*Turn Down the Lights, Where Applicable.*
Hey Gang, if you will humor me for just one post I would like to make an attempt to express my love and admiration for a television show that served as one of the primary inspirations for The Trash Cinema Collective and The Primal Root’s Rotten Reviews. One of the funniest and most inspired comedy series to ever grace the boobtube. An unholy amalgam of science fiction, puppet show, Saturday horror matinee and sketch comedy show. It’s influence is still felt to this very day and it’s legend continues to grow by leaps and bounds. Today, this show turns 25 years old.
Of course, I am speaking of Mystery Science Theater 3000.
So, excuse me while I turn into a drooling fanboy and make a lame autobiographical post about how the show changed my life, shaped my entire being and get all sentimental. Read on if you dare…
When I was in first grade my parents decided to uproot us from Winter Haven, Florida, the town where I was spawned, and move us up North to the capital city of our rotted penis shaped state, Tallahassee, Florida. It was a pretty abrupt and unexpected change of scenery for me, one I resisted and revolted against with all my might. Having to leave behind my friends and everything I was so familiar with was a terrifying prospect. The idea of starting all over again in some new town, in a new school, with a bunch of new kids was enough to evoke the first panic attack of my young life.
Of course, as life teaches us, everything changes whether we like it or not. I adapted fairly well to my new environment thanks to my family, primarily my younger cousins Steven and Patrick, who I started hanging out with habitually just about as soon as I arrived, and some understanding, supportive teachers. There was also one other element that eased my transition and helped me to forget my woes over having been tossed headlong into this awkward, new phase of my life; a television show called “Mystery Science Theater 3000”.
Flipping through the channels one Saturday or Sunday morning I came across some cruddy old b-movie, with these funny little silhouettes in the bottom right corner. It looked like some regular Joe and a couple of funny looking monsters, or robots…maybe aliens? I had no clue. But as I listened it dawned on me that these little guys were doing what my Mom, Steven, Patrick and I always did over such cheese-ball entertainment…they were cracking jokes! And great ones! Sure, many of of them flew over my head, but a lot of the appeal had to do with their delivery. Soon, the little people in the movie theater row got up and walked out of frame and the camera pulled back through a colorful, fun assortment of doors and hallways leading back to a room where the three folks in the theater were suddenly right in front of me. I was soon acquainted with three captives on Dr. Forrester’s diabolical Satellite of Love (The S.O.L., for short) Joel Robinson, Tom Servo and Crow T. Robot. My life would never be the same.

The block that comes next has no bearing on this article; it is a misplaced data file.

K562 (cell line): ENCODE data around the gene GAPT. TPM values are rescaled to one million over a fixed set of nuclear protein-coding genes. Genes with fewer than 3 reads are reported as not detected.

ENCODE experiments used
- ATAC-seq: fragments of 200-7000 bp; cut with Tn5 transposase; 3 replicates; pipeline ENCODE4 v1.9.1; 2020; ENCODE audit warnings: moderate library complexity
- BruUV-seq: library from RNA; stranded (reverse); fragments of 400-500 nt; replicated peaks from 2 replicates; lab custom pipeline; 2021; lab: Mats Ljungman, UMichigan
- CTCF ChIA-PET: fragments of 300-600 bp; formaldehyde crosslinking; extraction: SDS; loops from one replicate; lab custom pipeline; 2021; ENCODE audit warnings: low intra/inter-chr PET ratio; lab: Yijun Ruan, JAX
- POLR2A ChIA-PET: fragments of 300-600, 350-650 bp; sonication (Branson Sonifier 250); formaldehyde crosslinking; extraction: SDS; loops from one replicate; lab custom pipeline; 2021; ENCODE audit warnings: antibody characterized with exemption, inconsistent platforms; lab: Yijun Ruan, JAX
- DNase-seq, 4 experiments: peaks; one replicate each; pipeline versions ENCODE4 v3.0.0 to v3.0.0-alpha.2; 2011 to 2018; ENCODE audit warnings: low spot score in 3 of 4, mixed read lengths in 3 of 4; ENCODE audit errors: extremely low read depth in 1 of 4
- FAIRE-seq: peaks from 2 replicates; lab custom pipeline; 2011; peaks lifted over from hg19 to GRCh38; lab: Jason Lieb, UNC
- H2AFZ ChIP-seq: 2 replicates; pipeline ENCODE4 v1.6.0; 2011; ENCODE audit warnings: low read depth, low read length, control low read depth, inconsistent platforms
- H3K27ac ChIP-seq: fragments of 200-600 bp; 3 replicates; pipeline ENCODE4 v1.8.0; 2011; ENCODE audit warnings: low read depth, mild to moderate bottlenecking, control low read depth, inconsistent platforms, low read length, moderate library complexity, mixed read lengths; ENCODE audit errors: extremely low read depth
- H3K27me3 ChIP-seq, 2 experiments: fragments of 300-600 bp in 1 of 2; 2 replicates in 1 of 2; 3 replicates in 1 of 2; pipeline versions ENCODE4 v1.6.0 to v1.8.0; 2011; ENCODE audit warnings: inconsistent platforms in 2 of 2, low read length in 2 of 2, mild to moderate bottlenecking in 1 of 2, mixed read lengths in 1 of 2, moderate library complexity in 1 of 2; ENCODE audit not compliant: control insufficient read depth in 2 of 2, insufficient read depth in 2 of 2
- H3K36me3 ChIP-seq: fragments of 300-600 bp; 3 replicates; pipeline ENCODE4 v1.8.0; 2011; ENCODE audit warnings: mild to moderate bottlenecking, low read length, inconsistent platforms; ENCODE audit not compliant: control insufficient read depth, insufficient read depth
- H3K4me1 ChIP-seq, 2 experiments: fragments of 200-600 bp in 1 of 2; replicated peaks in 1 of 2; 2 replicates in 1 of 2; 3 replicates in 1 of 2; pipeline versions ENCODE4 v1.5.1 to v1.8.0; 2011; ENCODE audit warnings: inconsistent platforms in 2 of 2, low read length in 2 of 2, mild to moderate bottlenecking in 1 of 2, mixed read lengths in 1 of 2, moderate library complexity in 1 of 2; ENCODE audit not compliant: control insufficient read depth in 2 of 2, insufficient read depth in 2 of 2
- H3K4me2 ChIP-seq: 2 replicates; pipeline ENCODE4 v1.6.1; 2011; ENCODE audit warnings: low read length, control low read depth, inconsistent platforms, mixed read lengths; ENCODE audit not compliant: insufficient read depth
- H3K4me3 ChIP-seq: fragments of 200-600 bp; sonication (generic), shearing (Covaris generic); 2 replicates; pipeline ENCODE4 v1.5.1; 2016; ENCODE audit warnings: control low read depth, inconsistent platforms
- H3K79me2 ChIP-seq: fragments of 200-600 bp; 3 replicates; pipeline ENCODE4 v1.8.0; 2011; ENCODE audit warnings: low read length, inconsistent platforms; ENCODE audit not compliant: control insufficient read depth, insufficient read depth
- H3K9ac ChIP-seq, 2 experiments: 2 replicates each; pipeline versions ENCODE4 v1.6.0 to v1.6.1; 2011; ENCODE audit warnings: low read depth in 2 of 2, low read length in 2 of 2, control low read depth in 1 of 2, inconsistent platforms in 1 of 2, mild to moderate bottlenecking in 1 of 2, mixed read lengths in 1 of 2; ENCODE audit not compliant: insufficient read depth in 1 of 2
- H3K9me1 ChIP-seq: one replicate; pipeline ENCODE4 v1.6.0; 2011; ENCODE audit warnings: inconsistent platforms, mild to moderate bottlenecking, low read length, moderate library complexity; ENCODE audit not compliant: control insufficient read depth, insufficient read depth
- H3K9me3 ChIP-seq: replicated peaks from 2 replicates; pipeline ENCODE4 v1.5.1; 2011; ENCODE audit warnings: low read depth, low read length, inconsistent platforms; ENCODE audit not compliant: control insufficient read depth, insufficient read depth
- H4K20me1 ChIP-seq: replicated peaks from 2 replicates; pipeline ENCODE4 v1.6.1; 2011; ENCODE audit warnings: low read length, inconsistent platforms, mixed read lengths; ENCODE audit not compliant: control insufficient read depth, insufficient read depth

Needless to say, I was hooked. My cousins and I would watch it just about every weekend and laugh our elementary school aged asses off at just about everything these jokesters said. I was never quite sure of the shows schedule in those days, but the chances were if I tuned into The Comedy Channel, later Comedy Central, during Saturday or Sunday, they would eventually be on the air. The premise was simple and spelled out brilliantly in the show’s opening theme song, here, I will let Joel explain…
The show was unapologetic in it’s silliness, boundlessly creative and unabashedly intelligent. To watch Mystery Science Theater 3000 you had to actively pay attention to the action on screen while simultaneously listening to Joel and his robot friend’s riffs and out two and two together in your own head. Sure, many of the jokes reference things you might not know about or not be in the vein of comedy specifically catering to your liking, but as Dr. Forrester and Crow T. Robot himself, Trace Beaulieu has stated in the past: “Hey, if you don’t like that joke, there will be another one in about 3 seconds.” The humor, jokes and references span an enormous spectrum so that there will always be something for everyone in each episode.